Screening tests, such as mammograms and colonoscopies, and other tests such as bone density studies may be deferred to reduce the risk of exposure to the virus. It is still important to get regular cancer screenings, even during a pandemic. The Prevent Cancer Foundation organization’s website can help you learn more about COVID-19 and safe cancer screening. For people who do not have a cancer diagnosis but are at high risk of developing cancer, such as people with an inherited syndrome such as Lynch syndrome and a BRCA mutation, your doctor may advise delaying diagnostic tests or procedures to reduce the risk of developing cancer. If you have concerns about your particular risk, talk with your doctor about the risks and benefits of delaying procedures.
Call your healthcare professional or emergency department before visiting if you have a fever and other symptoms of a respiratory illness, such as a cough or trouble breathing. Contact them if you think you may have COVID-19. Your healthcare professional will ask for information about your symptoms, travel history, exposure, and medical risk factors to determine if you will need a test for COVID-19. Then you would receive instructions on how to get a test in your community.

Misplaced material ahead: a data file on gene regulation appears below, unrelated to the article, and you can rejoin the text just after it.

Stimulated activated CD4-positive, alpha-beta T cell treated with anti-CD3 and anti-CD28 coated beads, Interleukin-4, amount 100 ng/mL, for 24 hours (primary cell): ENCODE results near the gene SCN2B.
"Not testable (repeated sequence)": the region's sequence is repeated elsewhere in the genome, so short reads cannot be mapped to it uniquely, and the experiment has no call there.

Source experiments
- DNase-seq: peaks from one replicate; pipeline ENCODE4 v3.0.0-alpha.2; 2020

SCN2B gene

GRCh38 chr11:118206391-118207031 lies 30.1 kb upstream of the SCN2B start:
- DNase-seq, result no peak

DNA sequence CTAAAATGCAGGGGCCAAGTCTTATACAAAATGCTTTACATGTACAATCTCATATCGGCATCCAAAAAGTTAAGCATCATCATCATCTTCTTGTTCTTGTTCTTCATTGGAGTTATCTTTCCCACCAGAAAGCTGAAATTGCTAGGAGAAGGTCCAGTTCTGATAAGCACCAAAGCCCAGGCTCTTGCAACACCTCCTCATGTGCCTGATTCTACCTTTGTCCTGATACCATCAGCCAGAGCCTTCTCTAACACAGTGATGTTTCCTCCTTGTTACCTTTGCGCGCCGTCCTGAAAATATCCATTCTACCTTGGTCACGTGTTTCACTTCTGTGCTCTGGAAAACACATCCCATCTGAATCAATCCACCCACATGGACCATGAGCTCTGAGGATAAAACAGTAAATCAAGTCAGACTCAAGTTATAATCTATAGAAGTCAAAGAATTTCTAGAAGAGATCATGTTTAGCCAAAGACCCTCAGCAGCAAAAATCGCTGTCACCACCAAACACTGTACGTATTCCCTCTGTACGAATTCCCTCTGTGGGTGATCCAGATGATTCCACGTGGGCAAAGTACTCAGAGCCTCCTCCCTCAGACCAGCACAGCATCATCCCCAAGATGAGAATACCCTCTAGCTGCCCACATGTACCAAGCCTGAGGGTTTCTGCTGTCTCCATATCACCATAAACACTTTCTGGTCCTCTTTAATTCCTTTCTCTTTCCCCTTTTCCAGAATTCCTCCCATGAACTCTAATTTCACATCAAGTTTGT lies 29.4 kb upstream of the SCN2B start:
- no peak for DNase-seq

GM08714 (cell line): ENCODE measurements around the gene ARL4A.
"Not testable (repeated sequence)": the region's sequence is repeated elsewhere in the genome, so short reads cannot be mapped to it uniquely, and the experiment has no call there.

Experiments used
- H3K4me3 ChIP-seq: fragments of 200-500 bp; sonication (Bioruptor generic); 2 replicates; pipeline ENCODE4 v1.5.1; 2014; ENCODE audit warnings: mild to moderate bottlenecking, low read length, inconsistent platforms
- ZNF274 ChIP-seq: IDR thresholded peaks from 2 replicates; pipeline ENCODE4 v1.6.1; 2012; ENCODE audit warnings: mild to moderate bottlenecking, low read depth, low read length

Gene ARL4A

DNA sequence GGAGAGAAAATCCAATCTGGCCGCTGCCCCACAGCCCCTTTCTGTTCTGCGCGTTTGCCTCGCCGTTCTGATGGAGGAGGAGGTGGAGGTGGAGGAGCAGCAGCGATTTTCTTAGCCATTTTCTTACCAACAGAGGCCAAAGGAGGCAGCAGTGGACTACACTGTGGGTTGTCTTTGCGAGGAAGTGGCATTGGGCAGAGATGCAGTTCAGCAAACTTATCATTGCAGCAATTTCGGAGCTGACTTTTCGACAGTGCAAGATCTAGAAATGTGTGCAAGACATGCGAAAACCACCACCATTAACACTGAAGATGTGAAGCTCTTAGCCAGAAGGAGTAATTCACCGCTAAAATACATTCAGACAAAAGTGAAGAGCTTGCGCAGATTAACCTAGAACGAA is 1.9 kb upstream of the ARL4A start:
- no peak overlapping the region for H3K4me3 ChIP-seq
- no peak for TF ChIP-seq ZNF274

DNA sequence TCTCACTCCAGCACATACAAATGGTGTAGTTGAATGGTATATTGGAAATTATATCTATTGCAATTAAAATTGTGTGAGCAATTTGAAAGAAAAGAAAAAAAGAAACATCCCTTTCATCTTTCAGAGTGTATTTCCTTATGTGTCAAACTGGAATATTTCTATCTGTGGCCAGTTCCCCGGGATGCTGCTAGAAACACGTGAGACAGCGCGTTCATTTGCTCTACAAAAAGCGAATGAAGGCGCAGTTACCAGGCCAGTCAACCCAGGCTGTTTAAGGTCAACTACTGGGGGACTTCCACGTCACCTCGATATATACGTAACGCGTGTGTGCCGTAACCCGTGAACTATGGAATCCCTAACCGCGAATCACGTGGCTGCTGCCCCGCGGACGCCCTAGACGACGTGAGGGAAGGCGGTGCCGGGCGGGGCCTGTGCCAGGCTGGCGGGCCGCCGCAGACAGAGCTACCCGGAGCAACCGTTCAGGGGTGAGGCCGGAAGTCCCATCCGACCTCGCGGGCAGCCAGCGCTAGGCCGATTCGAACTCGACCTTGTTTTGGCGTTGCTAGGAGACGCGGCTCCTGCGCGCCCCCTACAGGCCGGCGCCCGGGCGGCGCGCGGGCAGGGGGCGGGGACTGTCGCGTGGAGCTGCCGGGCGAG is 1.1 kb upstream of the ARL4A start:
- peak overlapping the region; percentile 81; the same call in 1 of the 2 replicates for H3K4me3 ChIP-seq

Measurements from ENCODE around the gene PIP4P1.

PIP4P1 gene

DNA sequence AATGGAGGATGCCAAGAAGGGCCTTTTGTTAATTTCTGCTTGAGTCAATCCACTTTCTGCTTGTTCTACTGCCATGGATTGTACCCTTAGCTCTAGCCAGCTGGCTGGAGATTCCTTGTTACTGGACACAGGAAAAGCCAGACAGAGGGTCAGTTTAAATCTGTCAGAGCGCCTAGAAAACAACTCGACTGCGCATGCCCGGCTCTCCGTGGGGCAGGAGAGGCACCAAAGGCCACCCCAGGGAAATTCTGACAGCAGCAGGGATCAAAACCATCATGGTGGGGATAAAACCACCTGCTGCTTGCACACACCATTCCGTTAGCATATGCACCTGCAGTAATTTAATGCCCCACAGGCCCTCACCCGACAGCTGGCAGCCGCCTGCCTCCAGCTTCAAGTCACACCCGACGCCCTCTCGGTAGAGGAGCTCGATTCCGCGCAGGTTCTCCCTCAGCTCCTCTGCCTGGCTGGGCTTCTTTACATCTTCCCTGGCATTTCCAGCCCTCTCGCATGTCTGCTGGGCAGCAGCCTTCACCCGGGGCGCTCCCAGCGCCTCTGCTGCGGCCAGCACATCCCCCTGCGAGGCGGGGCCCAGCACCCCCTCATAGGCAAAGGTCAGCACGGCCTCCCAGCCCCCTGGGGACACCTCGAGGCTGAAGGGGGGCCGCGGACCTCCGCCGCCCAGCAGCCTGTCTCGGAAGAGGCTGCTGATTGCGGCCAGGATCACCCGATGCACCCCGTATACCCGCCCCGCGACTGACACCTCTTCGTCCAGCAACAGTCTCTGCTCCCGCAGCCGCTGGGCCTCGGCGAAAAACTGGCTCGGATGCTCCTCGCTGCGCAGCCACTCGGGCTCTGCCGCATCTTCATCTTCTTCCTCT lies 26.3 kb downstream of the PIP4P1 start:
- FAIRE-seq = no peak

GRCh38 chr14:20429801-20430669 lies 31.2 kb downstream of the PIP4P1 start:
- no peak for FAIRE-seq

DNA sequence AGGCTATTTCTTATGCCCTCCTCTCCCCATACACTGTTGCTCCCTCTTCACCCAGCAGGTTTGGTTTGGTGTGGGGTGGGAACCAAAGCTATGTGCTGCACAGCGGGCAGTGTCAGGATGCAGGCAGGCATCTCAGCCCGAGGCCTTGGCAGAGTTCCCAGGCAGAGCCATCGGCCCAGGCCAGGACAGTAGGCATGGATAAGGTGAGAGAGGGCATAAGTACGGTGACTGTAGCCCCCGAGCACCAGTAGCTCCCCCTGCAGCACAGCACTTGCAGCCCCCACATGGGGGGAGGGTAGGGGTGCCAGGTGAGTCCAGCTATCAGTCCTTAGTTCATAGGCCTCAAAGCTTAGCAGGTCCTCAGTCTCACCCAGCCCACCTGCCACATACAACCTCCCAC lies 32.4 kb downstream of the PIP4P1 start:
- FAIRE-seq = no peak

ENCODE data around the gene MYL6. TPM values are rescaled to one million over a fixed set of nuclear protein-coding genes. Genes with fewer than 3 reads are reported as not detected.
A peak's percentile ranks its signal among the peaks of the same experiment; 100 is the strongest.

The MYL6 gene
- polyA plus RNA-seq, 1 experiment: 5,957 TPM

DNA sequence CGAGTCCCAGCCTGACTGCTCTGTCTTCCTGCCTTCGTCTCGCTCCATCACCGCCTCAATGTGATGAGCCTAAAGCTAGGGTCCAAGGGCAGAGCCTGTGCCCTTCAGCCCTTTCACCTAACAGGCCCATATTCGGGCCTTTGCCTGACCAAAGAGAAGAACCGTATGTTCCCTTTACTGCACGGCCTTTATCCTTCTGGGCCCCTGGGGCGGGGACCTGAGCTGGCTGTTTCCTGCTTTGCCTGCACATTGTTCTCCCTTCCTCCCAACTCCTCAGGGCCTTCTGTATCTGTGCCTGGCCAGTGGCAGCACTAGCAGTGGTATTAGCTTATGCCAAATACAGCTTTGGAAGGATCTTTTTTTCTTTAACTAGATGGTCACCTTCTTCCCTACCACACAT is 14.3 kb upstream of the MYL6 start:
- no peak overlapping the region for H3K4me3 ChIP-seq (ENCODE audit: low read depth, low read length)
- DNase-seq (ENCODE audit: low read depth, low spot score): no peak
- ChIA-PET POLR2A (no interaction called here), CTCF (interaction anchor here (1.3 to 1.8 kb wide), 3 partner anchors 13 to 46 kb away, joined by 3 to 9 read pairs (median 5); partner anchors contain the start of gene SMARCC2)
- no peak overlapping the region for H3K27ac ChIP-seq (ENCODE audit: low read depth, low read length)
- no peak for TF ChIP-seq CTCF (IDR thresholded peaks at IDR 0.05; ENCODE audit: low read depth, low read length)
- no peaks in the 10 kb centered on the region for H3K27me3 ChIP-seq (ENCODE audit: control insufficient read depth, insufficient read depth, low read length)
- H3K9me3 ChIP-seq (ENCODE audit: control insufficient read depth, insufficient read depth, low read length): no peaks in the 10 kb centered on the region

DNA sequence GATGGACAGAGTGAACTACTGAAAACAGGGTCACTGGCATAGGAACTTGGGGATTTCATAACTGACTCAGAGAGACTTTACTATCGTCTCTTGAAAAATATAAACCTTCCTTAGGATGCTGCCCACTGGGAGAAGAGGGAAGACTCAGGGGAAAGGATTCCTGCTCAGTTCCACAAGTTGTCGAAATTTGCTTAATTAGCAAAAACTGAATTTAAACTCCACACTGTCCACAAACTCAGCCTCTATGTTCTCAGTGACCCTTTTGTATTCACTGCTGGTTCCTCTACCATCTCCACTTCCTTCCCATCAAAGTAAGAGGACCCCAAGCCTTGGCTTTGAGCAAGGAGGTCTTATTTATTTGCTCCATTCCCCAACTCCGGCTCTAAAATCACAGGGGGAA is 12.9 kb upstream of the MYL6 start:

A frequently asked question is which doctor to call. I recommend that you call the doctor with whom you interact the most. If you have not had cancer treatment for more than a year and you are seeing a general practitioner often, call your general practitioner. However, if you are visiting your oncologist often or are undergoing cancer treatment, contact your oncologist.
If you are receiving immune-suppressing cancer treatment with fever and respiratory symptoms, contact your oncologist as you normally would if you develop a fever while receiving treatment. Be sure to follow their directions on when to go to the office or hospital and when it is safest to stay home.
Severe symptoms can be a medical emergency and you may need to call the emergency number. If you or your loved one has symptoms, such as shortness of breath, persistent pain or pressure in your chest, new confusion, or blue lips, you should seek medical attention immediately.
Testing for COVID-19 involves inserting a 6-inch cotton swab, similar to a Q-tip, deep into your nasal cavity for at least 15 seconds. I know